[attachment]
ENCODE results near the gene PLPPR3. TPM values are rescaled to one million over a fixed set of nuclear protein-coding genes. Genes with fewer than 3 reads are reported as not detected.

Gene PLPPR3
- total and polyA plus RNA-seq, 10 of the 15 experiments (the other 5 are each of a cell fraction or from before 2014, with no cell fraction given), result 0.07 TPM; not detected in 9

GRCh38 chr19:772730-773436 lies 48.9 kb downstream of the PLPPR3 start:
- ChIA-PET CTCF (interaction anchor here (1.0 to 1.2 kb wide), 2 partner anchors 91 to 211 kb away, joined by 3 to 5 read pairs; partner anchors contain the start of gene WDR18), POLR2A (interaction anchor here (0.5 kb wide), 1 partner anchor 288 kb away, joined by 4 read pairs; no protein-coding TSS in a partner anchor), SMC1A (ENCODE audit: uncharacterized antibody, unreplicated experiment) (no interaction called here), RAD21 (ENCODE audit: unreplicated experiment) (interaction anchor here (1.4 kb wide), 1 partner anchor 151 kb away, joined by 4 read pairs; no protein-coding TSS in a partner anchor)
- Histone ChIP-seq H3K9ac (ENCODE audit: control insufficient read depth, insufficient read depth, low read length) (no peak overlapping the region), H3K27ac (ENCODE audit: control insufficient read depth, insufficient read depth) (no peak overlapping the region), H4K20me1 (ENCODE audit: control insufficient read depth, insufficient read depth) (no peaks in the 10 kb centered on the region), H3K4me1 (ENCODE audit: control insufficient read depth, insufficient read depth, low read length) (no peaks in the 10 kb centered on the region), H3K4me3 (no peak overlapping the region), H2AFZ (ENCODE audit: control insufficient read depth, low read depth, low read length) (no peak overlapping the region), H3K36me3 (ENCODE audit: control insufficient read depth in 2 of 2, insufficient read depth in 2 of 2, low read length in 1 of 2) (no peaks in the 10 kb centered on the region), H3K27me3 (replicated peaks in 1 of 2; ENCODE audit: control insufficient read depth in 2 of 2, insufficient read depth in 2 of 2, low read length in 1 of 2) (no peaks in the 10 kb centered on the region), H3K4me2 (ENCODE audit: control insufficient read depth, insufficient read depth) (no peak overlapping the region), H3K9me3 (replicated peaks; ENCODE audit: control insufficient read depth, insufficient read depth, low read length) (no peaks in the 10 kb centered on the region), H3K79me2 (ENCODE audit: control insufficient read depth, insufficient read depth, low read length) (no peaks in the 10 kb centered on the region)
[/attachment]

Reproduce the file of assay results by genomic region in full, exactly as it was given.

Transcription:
ENCODE results near the gene PLPPR3. TPM values are rescaled to one million over a fixed set of nuclear protein-coding genes. Genes with fewer than 3 reads are reported as not detected.

Gene PLPPR3
- total and polyA plus RNA-seq, 10 of the 15 experiments (the other 5 are each of a cell fraction or from before 2014, with no cell fraction given), result 0.07 TPM; not detected in 9

GRCh38 chr19:772730-773436 lies 48.9 kb downstream of the PLPPR3 start:
- ChIA-PET CTCF (interaction anchor here (1.0 to 1.2 kb wide), 2 partner anchors 91 to 211 kb away, joined by 3 to 5 read pairs; partner anchors contain the start of gene WDR18), POLR2A (interaction anchor here (0.5 kb wide), 1 partner anchor 288 kb away, joined by 4 read pairs; no protein-coding TSS in a partner anchor), SMC1A (ENCODE audit: uncharacterized antibody, unreplicated experiment) (no interaction called here), RAD21 (ENCODE audit: unreplicated experiment) (interaction anchor here (1.4 kb wide), 1 partner anchor 151 kb away, joined by 4 read pairs; no protein-coding TSS in a partner anchor)
- Histone ChIP-seq H3K9ac (ENCODE audit: control insufficient read depth, insufficient read depth, low read length) (no peak overlapping the region), H3K27ac (ENCODE audit: control insufficient read depth, insufficient read depth) (no peak overlapping the region), H4K20me1 (ENCODE audit: control insufficient read depth, insufficient read depth) (no peaks in the 10 kb centered on the region), H3K4me1 (ENCODE audit: control insufficient read depth, insufficient read depth, low read length) (no peaks in the 10 kb centered on the region), H3K4me3 (no peak overlapping the region), H2AFZ (ENCODE audit: control insufficient read depth, low read depth, low read length) (no peak overlapping the region), H3K36me3 (ENCODE audit: control insufficient read depth in 2 of 2, insufficient read depth in 2 of 2, low read length in 1 of 2) (no peaks in the 10 kb centered on the region), H3K27me3 (replicated peaks in 1 of 2; ENCODE audit: control insufficient read depth in 2 of 2, insufficient read depth in 2 of 2, low read length in 1 of 2) (no peaks in the 10 kb centered on the region), H3K4me2 (ENCODE audit: control insufficient read depth, insufficient read depth) (no peak overlapping the region), H3K9me3 (replicated peaks; ENCODE audit: control insufficient read depth, insufficient read depth, low read length) (no peaks in the 10 kb centered on the region), H3K79me2 (ENCODE audit: control insufficient read depth, insufficient read depth, low read length) (no peaks in the 10 kb centered on the region)